Luke Bird Designs an Offbeat cover for Plume

Luke Bird is a graphic designer specializing in book covers, branding, food packaging and limited edition packaging for music and books. Here he outlines his process for designing the quirky cover of Plume.


Currently, it seems I am irrevocably drawn to contemporary literary fiction with a touch of (oft-dark) humour. Plume is a brilliant novel. I find that designing a book that you really like can feel a little daunting. It sometimes feels as if there is an added internal pressure to get it just right. 

I was pleased to see that the brief from 4th Estate was quite open. Julian Humphries, who commissioned the cover, described it as being very cool, and said that I should feel free to take some risks. Interestingly, he suggested that I “think ABCDs”, referencing the ABCD book cover design awards in the UK. As a cover designer, briefs don’t get much better than this. I felt it could be an opportunity to create something really striking and design-led, which was a pure reaction to reading the novel.

The blurb from the publisher described the novel as having “…dark, doomy humour...”, and being ”anarchic”. It explains that Jack, the novel’s protagonist, journeys from functioning alcoholism to non-functioning alcoholism in the course of the story, which results in paranoia and hallucinations (which are often amusing). He is also almost tormented by a plume of smoke – the result of an industrial accident – which sends a hazy black column into the sky above London. 

My first round of visuals was split into two concepts. The first was centered around this plume of smoke. I set about creating clean and simple graphic covers with a vector-based, grainy smoke column. I kept the typography modern and sans-serif, and played with the idea of overlaying and subtly nudging objects, to create a sort of ‘drunken haze’.

 
 

The second concept was based around the image of a cockatoo. Throughout the novel, Jack sees (or thinks he sees) a series of cockatoos. He freely admits that he knows they a figment of his imagination; a consequence of his perennially drunken state. At one point, he suggests he is being “…stalked by a vengeful cockatoo…”. I wondered if the image of a cockatoo could look humorous and engaging. I felt the ‘plume’ on top of a cockatoo’s head would also riff on the novel’s title in a neat way.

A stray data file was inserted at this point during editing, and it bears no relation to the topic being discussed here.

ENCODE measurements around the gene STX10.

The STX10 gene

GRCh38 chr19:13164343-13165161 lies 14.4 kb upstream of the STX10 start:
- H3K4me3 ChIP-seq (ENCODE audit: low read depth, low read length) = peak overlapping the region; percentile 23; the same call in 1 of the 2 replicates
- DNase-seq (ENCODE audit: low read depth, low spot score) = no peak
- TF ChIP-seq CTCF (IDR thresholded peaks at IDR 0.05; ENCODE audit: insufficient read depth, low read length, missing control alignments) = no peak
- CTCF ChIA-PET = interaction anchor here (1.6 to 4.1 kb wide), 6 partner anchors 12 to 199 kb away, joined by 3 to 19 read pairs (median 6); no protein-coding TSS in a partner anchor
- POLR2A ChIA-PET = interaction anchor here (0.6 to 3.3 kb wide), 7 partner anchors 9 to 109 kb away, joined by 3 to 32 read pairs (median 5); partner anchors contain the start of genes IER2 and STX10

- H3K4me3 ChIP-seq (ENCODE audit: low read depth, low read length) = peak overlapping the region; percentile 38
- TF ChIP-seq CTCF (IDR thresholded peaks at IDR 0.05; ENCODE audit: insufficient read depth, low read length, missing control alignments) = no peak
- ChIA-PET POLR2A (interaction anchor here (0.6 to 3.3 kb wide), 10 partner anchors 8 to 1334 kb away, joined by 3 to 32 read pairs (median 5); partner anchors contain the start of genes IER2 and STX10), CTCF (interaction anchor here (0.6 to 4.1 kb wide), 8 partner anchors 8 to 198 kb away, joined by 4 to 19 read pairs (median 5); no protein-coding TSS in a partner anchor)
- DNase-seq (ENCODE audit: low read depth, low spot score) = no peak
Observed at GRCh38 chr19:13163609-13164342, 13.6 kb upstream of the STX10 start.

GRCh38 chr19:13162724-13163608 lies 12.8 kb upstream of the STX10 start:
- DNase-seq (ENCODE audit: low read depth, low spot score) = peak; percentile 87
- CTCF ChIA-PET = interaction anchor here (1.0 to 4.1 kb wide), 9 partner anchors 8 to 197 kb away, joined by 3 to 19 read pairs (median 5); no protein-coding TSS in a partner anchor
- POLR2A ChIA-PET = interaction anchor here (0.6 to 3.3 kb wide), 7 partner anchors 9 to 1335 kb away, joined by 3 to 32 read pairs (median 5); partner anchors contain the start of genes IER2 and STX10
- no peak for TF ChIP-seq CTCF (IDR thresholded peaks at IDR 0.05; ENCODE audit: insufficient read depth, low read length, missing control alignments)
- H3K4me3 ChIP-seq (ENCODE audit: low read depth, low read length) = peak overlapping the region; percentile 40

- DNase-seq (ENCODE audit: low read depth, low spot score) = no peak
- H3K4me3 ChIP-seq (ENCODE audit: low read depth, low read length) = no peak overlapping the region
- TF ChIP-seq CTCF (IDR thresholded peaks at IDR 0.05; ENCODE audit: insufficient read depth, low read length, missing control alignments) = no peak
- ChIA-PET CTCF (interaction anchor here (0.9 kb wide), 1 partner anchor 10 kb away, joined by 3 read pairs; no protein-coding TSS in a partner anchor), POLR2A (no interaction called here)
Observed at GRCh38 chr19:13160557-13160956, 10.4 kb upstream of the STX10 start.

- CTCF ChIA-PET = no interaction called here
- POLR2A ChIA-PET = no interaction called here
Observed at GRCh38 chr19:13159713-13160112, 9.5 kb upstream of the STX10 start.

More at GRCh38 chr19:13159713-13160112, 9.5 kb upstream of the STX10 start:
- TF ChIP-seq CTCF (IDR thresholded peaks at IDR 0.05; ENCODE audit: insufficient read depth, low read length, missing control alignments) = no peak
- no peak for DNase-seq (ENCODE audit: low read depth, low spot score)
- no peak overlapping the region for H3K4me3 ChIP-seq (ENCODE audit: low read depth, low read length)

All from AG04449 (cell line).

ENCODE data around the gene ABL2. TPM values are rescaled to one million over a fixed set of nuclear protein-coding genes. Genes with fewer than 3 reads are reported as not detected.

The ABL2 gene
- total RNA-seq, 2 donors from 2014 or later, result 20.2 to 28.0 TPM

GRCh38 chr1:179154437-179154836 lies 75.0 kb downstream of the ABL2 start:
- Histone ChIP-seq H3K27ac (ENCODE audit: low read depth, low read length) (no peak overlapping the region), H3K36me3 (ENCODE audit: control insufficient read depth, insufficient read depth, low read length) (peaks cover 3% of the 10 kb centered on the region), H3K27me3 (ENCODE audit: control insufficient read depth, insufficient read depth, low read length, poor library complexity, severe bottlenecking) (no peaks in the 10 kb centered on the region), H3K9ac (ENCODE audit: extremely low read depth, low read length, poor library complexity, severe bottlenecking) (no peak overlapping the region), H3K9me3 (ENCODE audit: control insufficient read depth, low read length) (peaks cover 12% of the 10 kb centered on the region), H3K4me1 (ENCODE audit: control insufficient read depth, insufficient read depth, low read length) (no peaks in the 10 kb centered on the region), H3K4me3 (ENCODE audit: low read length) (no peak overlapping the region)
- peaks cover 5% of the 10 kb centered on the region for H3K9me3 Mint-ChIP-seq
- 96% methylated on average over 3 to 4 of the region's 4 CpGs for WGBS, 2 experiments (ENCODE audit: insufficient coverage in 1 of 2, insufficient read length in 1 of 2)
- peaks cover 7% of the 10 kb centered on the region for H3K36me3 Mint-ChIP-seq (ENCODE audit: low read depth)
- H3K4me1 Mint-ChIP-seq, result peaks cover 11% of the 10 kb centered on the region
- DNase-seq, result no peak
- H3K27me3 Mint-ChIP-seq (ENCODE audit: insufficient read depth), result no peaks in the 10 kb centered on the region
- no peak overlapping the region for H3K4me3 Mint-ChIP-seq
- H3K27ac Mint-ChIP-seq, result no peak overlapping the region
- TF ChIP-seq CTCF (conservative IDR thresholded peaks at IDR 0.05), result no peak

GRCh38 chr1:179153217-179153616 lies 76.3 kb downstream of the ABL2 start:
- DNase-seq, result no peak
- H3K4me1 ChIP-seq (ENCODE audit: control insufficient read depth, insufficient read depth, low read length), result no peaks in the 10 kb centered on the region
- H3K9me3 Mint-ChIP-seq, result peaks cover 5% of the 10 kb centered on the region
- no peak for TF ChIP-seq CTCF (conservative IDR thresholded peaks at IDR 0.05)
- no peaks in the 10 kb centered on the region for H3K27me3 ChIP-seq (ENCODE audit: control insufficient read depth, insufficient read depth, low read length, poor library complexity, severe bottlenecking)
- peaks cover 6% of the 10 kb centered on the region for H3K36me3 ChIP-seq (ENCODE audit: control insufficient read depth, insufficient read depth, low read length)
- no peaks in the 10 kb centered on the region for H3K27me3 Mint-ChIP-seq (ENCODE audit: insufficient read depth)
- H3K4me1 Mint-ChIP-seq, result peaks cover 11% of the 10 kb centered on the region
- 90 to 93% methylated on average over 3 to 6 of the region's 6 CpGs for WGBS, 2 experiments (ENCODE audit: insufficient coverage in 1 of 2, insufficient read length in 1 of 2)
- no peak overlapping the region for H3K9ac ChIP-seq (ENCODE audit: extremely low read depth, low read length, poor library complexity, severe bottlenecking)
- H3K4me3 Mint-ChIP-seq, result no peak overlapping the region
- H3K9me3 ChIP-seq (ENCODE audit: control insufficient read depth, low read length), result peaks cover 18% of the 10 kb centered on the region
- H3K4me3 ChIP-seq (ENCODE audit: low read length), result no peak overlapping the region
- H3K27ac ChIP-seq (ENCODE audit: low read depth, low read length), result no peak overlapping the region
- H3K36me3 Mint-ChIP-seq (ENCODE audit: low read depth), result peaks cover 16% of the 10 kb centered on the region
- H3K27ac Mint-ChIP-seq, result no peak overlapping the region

The first time Jack sees one, he realises that what he is looking at is, in fact, a white plastic bag caught in the branches of a tree. By chance, I found an image of this exact scene on a stock imagery site. It is extremely rare that a stock library throws up an almost perfect image, but in this instance I was lucky. I tweaked it slightly, giving the bag the subtle body shape of a bird, and paired it with handwritten typography, which I rendered in a slightly care-free and chaotic manner (to mirror Jack’s personality). 

He also sees a group of white cockatoos sitting on a wire fence, staring at him. I felt that could result in an interesting image, and I liked the idea of a group of cockatoos also working as a visual metaphor for the instances in which he is summoned in front of his ‘judgy’ colleagues at the magazine, as a result of his behaviour. The illustration of a cockatoo I found had an almost maniacal look in its eyes, which I liked, but it was also rather beautiful. It was sat on a light pink background, which I felt was both complementary to the bird’s plumage, and might be an unusual thing to see on a piece of modern contemporary British fiction. I paired these visuals with clean, modern sans-serif typefaces.

 
 

4th Estate liked the slightly maniacal bird illustration and the chaotic, hand-rendered typography, so the next step was a case of amalgamating the two. I placed the birds at random, perched on the words (anything too’ uniform' wouldn’t feel true to the novel), and made the type black to reference the dark branches of a tree.

Overall, I can’t think that I’ve enjoyed working on a book as much in the last twelve months. I hope that I have captured some of the darkness, some of the humour and all of the joy of reading Plume.

 

Final cover

 

Design Editor, Painter, Designer, Lifelong bibliophile.

@PaintbrushMania